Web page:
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I want to pass an instance of a mapped class to a non-SQLAlchemy aware method (in another process) and only need the values of my attributes. The problem is, that an UnboundExecutionError occurs, every time the method wants to read an attribute value. I do understand, why this happens, but I would like to have a solution for this problem.

I only need the values of my defined attributes (id, name and dirty in the example) and do not need the SQLAlchemy overhead in the destination method.

Example class:

Base = declarative_base()
class Record(Base):
    __tablename__ = 'records'
    _id = Column('id', Integer, primary_key=True)
    _name = Column('name', String(50))
    _dirty = Column('dirty', Boolean, index=True)

    @synonym_for('_id')
    @property
    def id(self):
        return self._id

    @property
    def name(self):
        return self._name

    @name.setter
    def name(self, value):
        self._name = value
        self._dirty = True

    name = synonym('_name', descriptor=name)

    @synonym_for('_dirty')
    @property
    def dirty(self):
        return self._dirty

Example call:

...
def do_it(self):
    records = self.query.filter(Record.dirty == True)
    for record in records:
        pass_to_other_process(record)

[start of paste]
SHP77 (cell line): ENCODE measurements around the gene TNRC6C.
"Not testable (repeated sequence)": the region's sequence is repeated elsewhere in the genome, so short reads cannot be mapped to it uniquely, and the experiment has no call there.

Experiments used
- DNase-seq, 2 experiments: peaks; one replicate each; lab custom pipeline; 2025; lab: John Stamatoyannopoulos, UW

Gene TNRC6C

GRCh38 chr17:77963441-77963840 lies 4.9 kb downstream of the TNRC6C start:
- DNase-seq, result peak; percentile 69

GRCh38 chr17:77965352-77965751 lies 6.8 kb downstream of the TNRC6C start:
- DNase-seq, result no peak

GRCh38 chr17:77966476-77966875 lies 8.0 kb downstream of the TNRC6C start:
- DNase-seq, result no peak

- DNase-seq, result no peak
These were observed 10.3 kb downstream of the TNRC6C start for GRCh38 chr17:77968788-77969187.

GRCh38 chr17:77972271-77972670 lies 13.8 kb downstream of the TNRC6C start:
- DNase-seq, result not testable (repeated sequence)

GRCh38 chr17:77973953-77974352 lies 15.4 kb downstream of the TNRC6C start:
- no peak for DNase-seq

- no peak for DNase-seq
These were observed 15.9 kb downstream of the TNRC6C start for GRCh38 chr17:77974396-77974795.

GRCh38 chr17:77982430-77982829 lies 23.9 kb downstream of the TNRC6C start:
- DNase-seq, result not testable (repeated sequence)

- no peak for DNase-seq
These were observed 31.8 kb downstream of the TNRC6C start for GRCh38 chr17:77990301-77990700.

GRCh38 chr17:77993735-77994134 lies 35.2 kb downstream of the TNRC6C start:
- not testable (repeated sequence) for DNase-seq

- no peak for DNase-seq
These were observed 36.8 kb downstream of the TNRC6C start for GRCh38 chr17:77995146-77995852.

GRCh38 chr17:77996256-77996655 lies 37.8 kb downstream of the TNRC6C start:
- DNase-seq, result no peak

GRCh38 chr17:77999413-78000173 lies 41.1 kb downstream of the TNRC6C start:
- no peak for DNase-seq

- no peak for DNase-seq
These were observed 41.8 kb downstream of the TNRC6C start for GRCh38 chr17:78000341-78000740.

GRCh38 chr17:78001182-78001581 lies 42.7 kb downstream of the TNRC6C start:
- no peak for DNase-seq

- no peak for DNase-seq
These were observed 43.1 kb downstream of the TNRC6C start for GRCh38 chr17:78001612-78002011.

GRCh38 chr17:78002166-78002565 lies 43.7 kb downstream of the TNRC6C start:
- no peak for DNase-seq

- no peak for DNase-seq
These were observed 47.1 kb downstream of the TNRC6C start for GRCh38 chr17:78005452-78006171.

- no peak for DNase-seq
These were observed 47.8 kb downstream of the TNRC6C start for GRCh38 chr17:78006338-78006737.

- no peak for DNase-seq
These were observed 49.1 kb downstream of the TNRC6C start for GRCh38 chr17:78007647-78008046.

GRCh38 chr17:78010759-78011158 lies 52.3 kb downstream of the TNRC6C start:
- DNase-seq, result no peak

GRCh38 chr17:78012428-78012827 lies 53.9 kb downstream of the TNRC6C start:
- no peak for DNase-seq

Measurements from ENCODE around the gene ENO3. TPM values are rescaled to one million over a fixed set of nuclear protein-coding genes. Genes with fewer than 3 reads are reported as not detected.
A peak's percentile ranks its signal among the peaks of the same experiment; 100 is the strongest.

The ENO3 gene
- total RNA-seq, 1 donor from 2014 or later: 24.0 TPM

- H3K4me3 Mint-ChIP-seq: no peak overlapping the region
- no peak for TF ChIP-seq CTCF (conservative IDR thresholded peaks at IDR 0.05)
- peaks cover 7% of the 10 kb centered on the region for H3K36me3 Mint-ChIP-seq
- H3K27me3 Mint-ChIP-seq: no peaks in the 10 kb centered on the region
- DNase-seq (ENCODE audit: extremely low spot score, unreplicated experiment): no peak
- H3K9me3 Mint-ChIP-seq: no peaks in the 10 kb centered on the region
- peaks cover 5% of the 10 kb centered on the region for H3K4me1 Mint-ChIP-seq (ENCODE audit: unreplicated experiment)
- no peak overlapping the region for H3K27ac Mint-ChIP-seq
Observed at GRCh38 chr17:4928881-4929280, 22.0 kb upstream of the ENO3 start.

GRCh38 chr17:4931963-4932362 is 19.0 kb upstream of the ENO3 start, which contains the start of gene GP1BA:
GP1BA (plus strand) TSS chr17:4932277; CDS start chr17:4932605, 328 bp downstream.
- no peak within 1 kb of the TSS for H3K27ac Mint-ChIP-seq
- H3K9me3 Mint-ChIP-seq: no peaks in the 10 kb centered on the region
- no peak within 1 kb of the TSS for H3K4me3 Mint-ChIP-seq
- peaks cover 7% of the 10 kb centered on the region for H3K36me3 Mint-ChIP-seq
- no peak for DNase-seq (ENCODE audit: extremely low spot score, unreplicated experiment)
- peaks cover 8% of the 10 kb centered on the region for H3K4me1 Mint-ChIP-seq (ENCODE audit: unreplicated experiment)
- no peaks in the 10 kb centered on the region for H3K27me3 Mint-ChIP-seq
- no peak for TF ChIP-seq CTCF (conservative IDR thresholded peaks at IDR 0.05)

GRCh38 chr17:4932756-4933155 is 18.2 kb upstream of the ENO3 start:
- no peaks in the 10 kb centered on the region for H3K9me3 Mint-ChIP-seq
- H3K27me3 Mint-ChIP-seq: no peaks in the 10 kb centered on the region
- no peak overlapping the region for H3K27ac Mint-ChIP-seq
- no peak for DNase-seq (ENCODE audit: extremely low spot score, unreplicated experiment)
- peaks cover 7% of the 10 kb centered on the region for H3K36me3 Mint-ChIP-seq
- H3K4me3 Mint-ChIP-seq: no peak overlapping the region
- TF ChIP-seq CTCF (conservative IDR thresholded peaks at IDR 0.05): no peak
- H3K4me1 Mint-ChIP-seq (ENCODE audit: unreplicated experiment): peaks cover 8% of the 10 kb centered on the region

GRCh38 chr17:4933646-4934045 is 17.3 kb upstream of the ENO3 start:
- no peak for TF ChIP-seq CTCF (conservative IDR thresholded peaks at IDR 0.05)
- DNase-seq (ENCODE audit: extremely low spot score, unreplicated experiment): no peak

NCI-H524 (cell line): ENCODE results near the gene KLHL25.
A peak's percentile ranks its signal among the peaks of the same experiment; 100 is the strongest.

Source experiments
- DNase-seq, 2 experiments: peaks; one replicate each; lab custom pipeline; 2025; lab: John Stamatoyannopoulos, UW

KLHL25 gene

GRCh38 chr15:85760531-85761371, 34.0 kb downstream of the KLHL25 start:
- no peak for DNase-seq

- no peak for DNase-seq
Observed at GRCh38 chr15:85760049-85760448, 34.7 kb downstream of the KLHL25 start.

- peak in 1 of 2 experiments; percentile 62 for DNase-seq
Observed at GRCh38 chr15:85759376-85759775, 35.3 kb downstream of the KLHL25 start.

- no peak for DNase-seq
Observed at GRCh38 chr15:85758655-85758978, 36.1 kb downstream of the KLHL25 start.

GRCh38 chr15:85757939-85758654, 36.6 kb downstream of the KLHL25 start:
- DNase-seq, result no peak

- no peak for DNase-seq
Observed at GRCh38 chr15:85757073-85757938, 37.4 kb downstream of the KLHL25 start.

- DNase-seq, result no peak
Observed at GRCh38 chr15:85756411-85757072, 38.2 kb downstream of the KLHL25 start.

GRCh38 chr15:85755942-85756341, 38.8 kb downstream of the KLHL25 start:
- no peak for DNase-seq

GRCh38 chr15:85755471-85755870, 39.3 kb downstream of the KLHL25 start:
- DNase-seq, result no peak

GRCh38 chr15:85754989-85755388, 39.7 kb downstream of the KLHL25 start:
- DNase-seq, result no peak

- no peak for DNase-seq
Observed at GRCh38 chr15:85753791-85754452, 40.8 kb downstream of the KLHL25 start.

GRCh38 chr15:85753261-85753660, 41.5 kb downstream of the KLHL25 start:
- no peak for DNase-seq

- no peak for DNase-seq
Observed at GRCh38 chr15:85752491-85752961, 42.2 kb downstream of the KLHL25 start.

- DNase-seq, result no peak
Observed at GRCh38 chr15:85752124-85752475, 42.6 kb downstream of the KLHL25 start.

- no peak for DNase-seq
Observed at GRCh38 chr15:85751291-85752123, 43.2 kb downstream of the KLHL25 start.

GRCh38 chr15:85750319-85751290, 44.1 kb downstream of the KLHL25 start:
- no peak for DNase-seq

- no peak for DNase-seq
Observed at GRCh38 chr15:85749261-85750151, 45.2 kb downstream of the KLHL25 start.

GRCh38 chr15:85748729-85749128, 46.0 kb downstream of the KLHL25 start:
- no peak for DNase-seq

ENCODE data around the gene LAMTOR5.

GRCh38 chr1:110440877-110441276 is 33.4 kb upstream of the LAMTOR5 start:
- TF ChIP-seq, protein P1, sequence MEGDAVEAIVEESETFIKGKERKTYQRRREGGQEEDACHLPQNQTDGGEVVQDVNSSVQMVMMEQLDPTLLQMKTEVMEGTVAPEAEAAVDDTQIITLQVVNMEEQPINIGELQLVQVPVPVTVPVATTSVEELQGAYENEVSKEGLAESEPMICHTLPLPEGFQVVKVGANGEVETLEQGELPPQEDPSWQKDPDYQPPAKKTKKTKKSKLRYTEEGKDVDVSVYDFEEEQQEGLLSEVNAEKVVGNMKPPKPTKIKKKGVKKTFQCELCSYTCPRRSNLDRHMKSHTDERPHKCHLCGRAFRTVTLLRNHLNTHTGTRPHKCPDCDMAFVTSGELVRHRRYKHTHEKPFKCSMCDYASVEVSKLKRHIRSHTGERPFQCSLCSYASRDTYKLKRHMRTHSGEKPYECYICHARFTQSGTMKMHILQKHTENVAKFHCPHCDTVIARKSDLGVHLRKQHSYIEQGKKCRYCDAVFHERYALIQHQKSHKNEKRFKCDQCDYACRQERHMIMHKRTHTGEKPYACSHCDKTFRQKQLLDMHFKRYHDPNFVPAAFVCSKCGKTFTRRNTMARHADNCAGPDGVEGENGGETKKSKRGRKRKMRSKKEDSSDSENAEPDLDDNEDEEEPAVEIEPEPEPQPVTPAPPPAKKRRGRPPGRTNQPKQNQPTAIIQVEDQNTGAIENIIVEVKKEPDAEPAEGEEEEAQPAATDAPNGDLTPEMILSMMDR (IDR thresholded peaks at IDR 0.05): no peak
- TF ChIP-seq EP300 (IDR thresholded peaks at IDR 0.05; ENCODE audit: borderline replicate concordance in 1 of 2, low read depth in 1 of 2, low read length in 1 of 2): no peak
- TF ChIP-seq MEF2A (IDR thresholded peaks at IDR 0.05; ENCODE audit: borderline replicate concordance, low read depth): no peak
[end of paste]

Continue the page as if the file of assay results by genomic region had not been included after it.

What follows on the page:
I've tried using session.expunge() and copy.copy(), but without success.

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2 Answers 2

up vote 3 down vote accepted

My guess is that you're running afoul of SQLAlchemy's lazy loading. Since I don't actually know a whole lot about SQLAlchemy's internals, here's what I recommend:

class RecordData(object):
    __slots__ = ('id', 'name', 'dirty')

    def __init__(self, rec):
        self.id = rec.id
        self.name = rec.name
        self.dirty = rec.dirty

Then later on...

def do_it(self):
    records = self.query.filter(Record.dirty == True)
    for record in records:
        pass_to_other_process(RecordData(record))

Now, I think there is a way to tell SQLAlchemy to turn your object into a 'dumb' object that has no connection to the database and looks very much like what I just made here. But I don't know what it is.

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Using a separate instance which is not inherited from the declarative_base() seems to be a good workaround, but I need to have two nearly identical classes, which I think is not necessary. Maybe I'll find a way using multiple inheritance (once from your RecordData and once from the declarative_base()). –  Manuel Faux Sep 30 '10 at 6:52
    
@Manuel Faux: Objects and classes in Python are highly mutable. It's probably possible to write something that will automatically generate class RecordData from class Record, especially if you used the extra data SQLAlchemy adds to class Record. You could even store that class as an instance variable of class Record so you didn't have to keep re-generating it. –  Omnifarious Sep 30 '10 at 13:03

You need to remove the SQL ALchemy object from the session aka 'expunge' it. Then you can request any already loaded attribute w/o it attempting to reuse its last known session/unbound session.

self.expunge(record)

Be aware though, that any unloaded attribute will return it's last known value or None. If you would like to later work with the object again you can just call 'add' again or 'merge'

self.add(record)
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